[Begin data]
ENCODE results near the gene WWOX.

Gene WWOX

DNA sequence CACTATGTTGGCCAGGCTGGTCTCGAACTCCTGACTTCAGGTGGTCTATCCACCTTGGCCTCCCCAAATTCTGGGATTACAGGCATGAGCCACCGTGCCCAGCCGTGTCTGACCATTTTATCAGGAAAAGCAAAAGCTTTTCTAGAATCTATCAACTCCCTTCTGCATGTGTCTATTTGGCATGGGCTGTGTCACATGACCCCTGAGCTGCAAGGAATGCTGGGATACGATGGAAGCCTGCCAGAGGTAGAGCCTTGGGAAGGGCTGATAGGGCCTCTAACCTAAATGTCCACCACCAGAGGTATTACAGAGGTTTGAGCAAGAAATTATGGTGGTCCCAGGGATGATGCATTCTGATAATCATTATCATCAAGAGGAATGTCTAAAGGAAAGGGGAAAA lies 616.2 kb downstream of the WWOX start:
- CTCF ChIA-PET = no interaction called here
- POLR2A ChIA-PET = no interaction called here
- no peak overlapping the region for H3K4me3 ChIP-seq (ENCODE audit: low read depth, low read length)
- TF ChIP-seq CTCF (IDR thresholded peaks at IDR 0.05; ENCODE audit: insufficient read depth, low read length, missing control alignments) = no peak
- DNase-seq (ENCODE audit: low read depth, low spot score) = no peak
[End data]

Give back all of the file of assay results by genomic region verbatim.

ENCODE results near the gene WWOX.

Gene WWOX

DNA sequence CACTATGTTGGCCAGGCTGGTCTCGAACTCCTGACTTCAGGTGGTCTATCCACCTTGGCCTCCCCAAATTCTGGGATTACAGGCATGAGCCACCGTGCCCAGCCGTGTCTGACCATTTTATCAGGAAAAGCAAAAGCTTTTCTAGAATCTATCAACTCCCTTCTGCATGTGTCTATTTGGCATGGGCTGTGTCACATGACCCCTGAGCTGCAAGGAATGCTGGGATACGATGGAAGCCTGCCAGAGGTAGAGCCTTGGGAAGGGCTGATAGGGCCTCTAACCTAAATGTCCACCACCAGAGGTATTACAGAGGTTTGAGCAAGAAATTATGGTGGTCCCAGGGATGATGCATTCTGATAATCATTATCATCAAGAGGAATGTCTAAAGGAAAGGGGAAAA lies 616.2 kb downstream of the WWOX start:
- CTCF ChIA-PET = no interaction called here
- POLR2A ChIA-PET = no interaction called here
- no peak overlapping the region for H3K4me3 ChIP-seq (ENCODE audit: low read depth, low read length)
- TF ChIP-seq CTCF (IDR thresholded peaks at IDR 0.05; ENCODE audit: insufficient read depth, low read length, missing control alignments) = no peak
- DNase-seq (ENCODE audit: low read depth, low spot score) = no peak